However, generally speaking, “the state” in China, along with its officials, are subject to, and live by, rather strict guidelines of ethical behavior – kind of a mix of Confucianism and China’s version of socialism, whose ideology centers on modernization, modernization, and modernization.

The new American model is to have very little economic space at the street level, where rules and regulations are written by larger economic players (in the proivate sector). Also, the American state has been subject to oligarchic and financial capture in the fullest sense of the word. The state is a mere appendage of Wall Street and the public-private partnership known as the military-industrial complex.

I think I’m being objective. If I had to bet which of the two countries would be enjoying greater prosperity in the year 2030, I’d guess it would be China. It is a safe bet.

Insult to Injury

There is something particularly odious about Trump’s travel ban, if placed into the context of the past few decades. Ideally, people applying for visas to the United States are accepted or rejected based upon their individual profiles.

But what makes the travel ban particularly heinous is that Afghanistan and Libya, two countries on the on-and-off ban, were invaded by the US and allies on the promise that they would become beacons of “freedom and democracy” and all that jazz.

The US has been in Afghanistan for a very long time, again with little to show for it. Enterprising young women had to fight tooth and nail – and receive tons of media attention – before they could attend a robotics conference.

Libya has been utterly destroyed and partitioned, with no effective government. No one is held accountable.

It’s as if the controllers had the memory erase device of the film Men in Black, but on a mass scale.

Meantime, the so-called leaders and governments or Afghanistan and Libya are feeding at the trough of American and international aid, taking their cut for allowing their countries to remain under de facto occupation, and now they look the other way as their own citizens are insulted by a blanket travel ban.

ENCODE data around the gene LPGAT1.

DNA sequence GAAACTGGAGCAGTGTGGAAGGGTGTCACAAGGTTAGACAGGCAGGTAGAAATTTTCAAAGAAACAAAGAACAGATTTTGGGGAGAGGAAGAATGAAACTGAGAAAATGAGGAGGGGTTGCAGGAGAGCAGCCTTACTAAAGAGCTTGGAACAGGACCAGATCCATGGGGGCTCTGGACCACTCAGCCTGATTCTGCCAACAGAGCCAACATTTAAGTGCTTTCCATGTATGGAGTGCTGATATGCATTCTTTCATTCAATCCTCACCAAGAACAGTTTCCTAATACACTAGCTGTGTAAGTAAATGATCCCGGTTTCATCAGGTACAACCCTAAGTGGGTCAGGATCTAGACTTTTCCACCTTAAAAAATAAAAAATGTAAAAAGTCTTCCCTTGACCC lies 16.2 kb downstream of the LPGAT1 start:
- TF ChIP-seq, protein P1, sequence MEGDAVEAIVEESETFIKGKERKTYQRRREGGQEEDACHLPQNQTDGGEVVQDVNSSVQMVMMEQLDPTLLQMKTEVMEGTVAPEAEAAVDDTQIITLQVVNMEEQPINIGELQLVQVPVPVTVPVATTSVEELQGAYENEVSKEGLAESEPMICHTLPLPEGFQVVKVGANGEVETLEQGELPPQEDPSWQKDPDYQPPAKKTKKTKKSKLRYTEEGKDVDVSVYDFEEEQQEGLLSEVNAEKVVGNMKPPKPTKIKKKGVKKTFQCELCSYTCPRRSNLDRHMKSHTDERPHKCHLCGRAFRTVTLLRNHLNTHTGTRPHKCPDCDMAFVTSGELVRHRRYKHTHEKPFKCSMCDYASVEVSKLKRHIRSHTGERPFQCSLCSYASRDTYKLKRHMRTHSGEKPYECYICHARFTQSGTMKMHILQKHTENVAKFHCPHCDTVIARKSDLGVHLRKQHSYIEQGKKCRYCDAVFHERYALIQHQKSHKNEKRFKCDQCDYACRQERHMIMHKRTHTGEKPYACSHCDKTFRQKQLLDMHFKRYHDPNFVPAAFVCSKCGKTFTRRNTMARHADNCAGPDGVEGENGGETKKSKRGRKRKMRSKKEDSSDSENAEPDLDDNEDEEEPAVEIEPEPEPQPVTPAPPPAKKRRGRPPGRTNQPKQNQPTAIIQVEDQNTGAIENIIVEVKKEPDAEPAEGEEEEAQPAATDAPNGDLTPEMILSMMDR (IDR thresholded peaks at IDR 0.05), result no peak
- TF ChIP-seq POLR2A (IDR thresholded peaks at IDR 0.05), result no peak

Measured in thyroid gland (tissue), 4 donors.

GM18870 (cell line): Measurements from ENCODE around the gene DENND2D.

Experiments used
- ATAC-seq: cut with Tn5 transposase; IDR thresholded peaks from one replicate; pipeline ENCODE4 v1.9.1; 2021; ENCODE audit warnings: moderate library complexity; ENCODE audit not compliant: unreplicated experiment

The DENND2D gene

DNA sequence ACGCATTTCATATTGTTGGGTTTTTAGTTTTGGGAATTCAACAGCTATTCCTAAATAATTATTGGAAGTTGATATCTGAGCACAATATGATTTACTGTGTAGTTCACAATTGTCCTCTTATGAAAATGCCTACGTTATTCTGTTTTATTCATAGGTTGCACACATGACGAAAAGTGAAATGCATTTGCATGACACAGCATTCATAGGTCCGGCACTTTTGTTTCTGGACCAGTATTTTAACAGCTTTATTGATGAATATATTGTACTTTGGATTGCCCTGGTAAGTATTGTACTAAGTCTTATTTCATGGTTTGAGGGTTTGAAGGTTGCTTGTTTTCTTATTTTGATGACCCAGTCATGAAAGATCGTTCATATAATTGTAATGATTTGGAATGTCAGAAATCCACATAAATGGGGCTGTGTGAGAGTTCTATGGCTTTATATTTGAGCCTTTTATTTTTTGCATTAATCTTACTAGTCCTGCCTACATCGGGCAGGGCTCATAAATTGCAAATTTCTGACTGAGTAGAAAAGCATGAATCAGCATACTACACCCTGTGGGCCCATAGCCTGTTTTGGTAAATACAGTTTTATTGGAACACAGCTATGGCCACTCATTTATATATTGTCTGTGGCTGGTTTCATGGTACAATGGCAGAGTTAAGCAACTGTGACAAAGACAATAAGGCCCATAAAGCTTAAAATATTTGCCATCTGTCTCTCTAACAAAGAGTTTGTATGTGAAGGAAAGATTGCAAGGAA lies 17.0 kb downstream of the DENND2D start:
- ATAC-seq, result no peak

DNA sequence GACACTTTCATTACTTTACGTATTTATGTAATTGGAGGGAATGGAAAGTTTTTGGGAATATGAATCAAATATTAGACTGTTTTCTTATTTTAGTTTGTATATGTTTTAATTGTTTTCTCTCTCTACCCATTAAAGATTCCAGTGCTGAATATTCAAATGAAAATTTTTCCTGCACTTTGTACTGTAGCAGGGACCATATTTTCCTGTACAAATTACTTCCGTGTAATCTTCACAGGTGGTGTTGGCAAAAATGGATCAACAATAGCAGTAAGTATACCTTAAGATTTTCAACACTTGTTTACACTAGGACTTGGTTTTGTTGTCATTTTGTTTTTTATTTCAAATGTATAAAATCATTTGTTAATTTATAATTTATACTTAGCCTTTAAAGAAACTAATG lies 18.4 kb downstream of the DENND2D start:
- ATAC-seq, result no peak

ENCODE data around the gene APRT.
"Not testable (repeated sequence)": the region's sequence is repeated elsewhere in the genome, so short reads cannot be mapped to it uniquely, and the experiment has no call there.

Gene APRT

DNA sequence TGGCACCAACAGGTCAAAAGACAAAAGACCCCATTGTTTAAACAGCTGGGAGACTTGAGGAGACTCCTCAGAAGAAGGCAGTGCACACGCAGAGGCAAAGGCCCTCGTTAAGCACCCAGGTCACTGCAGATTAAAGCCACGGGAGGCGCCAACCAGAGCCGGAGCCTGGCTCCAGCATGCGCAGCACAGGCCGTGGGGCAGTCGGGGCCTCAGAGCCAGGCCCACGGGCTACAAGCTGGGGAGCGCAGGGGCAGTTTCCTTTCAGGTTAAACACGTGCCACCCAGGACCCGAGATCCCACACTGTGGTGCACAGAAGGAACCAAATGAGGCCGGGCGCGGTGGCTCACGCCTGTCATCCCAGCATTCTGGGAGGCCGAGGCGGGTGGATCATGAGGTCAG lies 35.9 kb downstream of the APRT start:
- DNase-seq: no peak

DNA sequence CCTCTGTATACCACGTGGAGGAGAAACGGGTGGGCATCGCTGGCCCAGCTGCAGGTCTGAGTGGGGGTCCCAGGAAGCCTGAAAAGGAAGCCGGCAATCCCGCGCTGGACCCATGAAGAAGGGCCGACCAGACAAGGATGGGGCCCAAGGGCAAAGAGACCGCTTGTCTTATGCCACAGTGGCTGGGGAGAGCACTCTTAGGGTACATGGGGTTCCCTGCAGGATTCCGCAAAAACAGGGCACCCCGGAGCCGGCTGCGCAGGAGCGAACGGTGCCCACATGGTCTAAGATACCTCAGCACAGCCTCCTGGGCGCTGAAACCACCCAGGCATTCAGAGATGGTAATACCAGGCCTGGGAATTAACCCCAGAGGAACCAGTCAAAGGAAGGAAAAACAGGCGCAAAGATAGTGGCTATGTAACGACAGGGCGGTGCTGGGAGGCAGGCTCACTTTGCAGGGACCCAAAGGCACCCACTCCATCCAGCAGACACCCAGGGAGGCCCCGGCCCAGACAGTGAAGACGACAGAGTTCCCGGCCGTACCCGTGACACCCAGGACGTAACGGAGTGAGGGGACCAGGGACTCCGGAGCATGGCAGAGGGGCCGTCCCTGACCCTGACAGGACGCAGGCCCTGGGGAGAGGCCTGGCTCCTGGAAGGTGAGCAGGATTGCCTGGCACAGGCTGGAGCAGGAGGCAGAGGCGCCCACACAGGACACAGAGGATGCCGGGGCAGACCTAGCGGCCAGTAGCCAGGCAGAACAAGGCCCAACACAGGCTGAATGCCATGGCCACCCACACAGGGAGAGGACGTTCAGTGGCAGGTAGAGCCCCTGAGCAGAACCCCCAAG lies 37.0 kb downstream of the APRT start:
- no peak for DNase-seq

It is difficult to knonw who is the worst enemy of the ordinary person in Afghanistan and Libya: western governments and their puppet leaders? Or their own governments and their own puppet leaders?

 

Strange or Not Really

What I am about to describe could be chalked up to sheer coincidence – to some kind of inexplicable synchronicity. But it happens often and with increasing regularity at least to me.

Usually this happens on my Facebook feed or on Youtube’s list of recommended videos. Something will appear about a topic that I have been thinking about but never, ever searched online.

Let’s just make up an example to illustrate. Suppose I spent a few minutes, while walking to the convenience store, thinking about the Icelandic language. That Icelandic might be strange to learn. That it might be similar to Old English. That it might not be very useful after all, with virtually all Icelanders fluent in English. But I never did a search online, on any platform, regarding Icelandic.

Then in my Facebook feed there will appear something about learning Icelandic. Pretty weird. It’s worth running an experiment if you are inclined or curious.

This all could be a coincidence. Some people might attribute it to D-Wave computing. Other people might say that the usual above-and-beyond operatives, the telepathic stalkers, like to “nudge, nudge, wink, wink” from time to time, to let you know that they know what you know.

So those are the three explanations. What’s my theory? You can probably figure it out.

Summer I Retrospective

These are the better photos from Summer Session I. We begin Session II on Saturday.

We had a combination of American students and Chinese students (normally in US, now doing a study abroad in their own country, in Chengdu, where most have never been).

It’s a pretty cush job… The classes are chill and there are plenty of special events. Of course, issues arise, but still.

yoga festival (143) yoga festival (128)

yoga festival (53)

farewell (28)

sdr

sport day 1 (46)

sport day 1 (67)

calligraphy (35)

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detective

taichi (31)

yoga festival (91)

dig

calligraphy (20)

dav

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Your Battery is Low

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Apparently, this is a photograph of the Moon. Mainstream media had an explanation:

“The cold sea cooled the air above it, which affected a pocket of higher warmer air.”

“The rays pass through this inverted air and its bent and twisted into strange images – combining to create the ‘iceberg’ you can see in the snap.”

Or the controllers did not switch to “Power Saver” or to “Balanced” modes when the battery got low. They are just running the it on “High Performance” and hoping few people notice the glitches? Or that they can be explained away?

The Aztecs would have had their solution to keep the celestial bodies turning, to keep the vortex spinning: more human sacrifice, more bodies a’rollin down the pyramid steps, more human souls – shoveled like coal – into the cosmic furnace.

 

 

https://www.thesun.co.uk/tech/3992043/incredible-rectangular-moon-sighting-sparks-alien-conspiracy-theories-but-theres-a-scientific-explanation/